I was 38-years-old and I was paralyzed. My legs worked just fine, but I was paralyzed all the same. I had barely enough hope to drag myself in-range of true life, but then sat on the sidelines, only to watch others go after their dreams while I remained crippled by feelings of inadequacy and self-pity.
One day, a man took notice of me (rather than passing on by, minding His own business like everyone usually did). He somehow knew that I’d been in my condition for quite some time. “Do you want to be made well?” He asked. Looking back on it now, my answer seems so silly. A simple “Yes!” would have been appropriate, but I could only make excuses. “There’s nothing that can be done.” I thought out loud. “I have no one to help me. I just can’t seem to get the break I need. Someone else’s needs keep getting in the way. Anyway, if I don’t really try, I won’t fail.”
The man’s eyes burned straight through to my heart and I felt exposed—completely unraveled. His look was serious—commanding, but still kind, with an undercurrent of sadness over my willingness to believe such lies. My feeble excuses echoed in my mind and I saw them for what they really were. I saw my fear—ugly, black and debilitating. I realized it was not circumstance, nor lack of opportunity that paralyzed me—it was fear. I began to feel a warm, tingling sensation of energy radiate through my core. “Rise, take up your bed and walk,” said the man.
Immediately, the fear dissolved. I got up and rose to the challenge before me. I embraced hope. I was charged and ready to fight for my dreams, rather than waiting for them to be delivered into my lap. I realized that the hopeless lie of this world—you made your bed, now lie in it—had been overturned by a new, hopeful directive: “Get out of bed and walk. Follow Me.” My broken-heart was bound, my spirit renewed. I knew that all things were possible as long as I waited not on man, but put one foot in front of the other alongside Christ.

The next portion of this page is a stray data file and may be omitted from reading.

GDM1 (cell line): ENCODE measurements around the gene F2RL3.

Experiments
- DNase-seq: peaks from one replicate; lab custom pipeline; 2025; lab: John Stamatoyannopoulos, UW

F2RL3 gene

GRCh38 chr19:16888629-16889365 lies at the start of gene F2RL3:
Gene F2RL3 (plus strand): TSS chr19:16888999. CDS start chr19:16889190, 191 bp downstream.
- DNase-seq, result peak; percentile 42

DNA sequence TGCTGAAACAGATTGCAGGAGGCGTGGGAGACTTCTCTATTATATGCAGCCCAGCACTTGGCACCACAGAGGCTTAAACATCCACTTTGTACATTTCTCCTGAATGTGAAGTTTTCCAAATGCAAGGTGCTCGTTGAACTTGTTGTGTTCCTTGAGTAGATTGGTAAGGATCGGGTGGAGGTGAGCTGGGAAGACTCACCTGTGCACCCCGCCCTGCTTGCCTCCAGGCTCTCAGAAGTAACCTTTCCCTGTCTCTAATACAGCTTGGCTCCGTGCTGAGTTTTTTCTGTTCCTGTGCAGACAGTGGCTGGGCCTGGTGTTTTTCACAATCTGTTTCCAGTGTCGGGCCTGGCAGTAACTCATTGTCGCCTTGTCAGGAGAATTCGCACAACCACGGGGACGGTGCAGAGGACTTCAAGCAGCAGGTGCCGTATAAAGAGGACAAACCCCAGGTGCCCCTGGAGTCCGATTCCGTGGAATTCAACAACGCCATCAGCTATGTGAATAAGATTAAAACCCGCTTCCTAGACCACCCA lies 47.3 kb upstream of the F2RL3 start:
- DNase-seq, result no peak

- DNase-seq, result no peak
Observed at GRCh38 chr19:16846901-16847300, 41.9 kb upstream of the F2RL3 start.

Jesus made Himself known to me. He sought me out again that day, saying, “Sin no more, lest a worse thing come upon you.” I knew this was not a condemnation, but an offer of freedom. Fear would still lurk and bait and chase, but I could choose to stick close the man who healed me, the man for whom darkness was no match.
I couldn’t wait to tell anyone who would listen, that it was Jesus who had made me well. I would no longer lie helpless and hopeless in the lie, but walk victoriously in the light, with my Light.
~ Based on John 5:1-15 A Man Healed at the Pool of Bethesda